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The Art of Dealing with Campers

The Art of Dealing with Campers

My observation of the restaurant scenario you presented [Editor's Space, May: Customers Who Just Won't Leave] provides good operators with a chance to “show and know” their professionalism and at the same time build a legendary guest service reputation with employees and guests. Specifically here is how we would handle the challenge:

  • We would not be inclined to have a “manager” or “hitman” handle the situation, as we would want to build confidence in our serving staff that we as owners and managers support and encourage their decisions.

  • The specific language may go as follows, “I have enjoyed serving you and would like to ask you a favor. We have become quite busy and I was wondering if you might allow us to utilize your seats for customers waiting to dine? For your inconvenience, I have a $20.00 gift certificate for you to come back and visit us.

  • One point overlooked by staff and management when in a tight situation is ignoring the guests who are watching your every move. However, when your staff competes with guests as to who has a stronger position, you can easily lose the guest you're dealing with and the observing guests.

  • The time, training and $20, in my opinion, are a great investment in building a service team of believers that the guest is always the guest, and unless they are doing something illegal, immoral or specifically infringing on the enjoyment of other guests, we must do all we can to exceed even the uncooperative guest's expectations. A comp beverage or dessert after dinner is another great investment to insure the other guests that were inconvenienced were not forgotten.

Should the guest say “No” to your offer, then we move on and let the rest of the evening flow without interrupting the positive mojo of the staff. In other words, write it off, move on and do the best you can with your other guests.

Steve Loftis
Vice Chairman , Michigan Restaurant Association
Owner, Harbor Restaurant Group
Grand Haven, MI

We run a 24-hour, casual trendy comfort food eatery that averages 5,000 covers a week, with 65 seats. So you can imagine how crazy it gets with wait lists and reservations.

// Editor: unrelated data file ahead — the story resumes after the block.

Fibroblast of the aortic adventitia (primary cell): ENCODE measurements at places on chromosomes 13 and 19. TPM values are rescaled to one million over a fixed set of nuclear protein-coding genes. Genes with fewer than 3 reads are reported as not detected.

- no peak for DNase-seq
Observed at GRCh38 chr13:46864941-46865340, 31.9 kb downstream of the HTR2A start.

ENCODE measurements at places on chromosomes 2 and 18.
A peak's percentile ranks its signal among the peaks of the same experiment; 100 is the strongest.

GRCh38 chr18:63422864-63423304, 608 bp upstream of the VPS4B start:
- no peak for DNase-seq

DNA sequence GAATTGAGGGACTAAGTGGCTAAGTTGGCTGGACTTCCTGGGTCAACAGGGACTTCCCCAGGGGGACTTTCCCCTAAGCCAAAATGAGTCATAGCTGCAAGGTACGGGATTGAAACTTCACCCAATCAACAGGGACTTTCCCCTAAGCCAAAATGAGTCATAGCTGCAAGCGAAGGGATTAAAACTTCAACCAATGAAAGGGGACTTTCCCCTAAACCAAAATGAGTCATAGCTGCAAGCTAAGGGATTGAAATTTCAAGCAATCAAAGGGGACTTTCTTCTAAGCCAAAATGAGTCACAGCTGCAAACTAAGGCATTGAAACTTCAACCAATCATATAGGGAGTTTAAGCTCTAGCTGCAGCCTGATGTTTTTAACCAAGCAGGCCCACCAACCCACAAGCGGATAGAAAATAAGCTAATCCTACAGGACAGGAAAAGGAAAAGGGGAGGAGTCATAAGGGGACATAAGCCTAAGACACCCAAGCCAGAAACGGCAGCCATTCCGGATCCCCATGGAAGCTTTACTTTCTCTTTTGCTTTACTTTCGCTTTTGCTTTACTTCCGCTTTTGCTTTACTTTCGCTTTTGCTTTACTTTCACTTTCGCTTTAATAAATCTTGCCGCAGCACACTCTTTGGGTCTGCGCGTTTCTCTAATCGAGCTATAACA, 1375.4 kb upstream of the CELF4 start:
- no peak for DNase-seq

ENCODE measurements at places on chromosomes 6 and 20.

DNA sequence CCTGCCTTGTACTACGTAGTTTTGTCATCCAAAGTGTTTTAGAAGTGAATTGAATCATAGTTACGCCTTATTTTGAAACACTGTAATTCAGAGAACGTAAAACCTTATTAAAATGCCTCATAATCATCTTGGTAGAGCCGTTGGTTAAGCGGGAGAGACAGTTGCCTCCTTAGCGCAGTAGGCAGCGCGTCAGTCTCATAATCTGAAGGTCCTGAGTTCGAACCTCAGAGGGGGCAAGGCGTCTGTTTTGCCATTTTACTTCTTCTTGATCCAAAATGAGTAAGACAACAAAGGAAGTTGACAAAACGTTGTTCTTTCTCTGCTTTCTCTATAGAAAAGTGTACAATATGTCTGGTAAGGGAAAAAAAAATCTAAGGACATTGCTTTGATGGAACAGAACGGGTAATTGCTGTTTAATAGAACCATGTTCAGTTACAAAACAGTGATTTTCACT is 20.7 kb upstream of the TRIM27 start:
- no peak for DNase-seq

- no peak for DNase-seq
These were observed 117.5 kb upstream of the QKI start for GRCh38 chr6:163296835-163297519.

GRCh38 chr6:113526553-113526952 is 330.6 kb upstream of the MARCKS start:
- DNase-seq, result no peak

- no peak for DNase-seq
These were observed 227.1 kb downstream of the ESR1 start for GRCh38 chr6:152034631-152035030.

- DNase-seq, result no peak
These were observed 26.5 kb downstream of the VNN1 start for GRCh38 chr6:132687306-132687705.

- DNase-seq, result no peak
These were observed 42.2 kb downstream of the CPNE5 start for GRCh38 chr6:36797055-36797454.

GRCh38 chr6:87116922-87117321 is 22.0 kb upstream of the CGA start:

I think you put it perfectly: “damned if you do, damned if you don't.” That said, the bottom line is that we're in the business of keeping people happy, and we are to do so at any and every expense. This is what separates the successful operators.

We have a clearly stated policy in our manual that under no circumstances are we to ask guests to leave when they are lingering, even if we need the table. We also have a policy of do what you have to do to keep our customers happy.

I'll take your story as an example of how we handle similar situations. The best solution is to make it seem as if there is no problem at all. It's natural for people waiting to see customers at the bar lingering with nothing in front of them and become impatient.

A sharp bartender or owner should spot this and be proactive. Buy the person/couple lingering at the bar a round of drinks or drop a complimentary dessert in front of them. Make them look busy eating or drinking something. By doing this, when the waiting customers glance over and sees glasses of beer, wine or dessert in front of them, they will just as quickly glance away. You can go even further and offer people waiting in line some drinks or just send over a tray of glasses with house champagne for them to sip while they wait.

A typical brunch wait for us is about 30-45 minutes for a table. When I see the line getting 10-15 deep at the door, I tray about 15 glasses of champagnes, mimosas and Bellinis and send them with a thanks for waiting. Everyone is very appreciative and drinks make the wait go by faster. And what did it cost me to keep everyone happy? About $5.

So in essence, what we are doing is trying not to let one customer look bad in front of another. Here's to peace, full diplomacy and a bit of charm!

Gus Karalekas
Sanford's Restaurant
Astoria, NY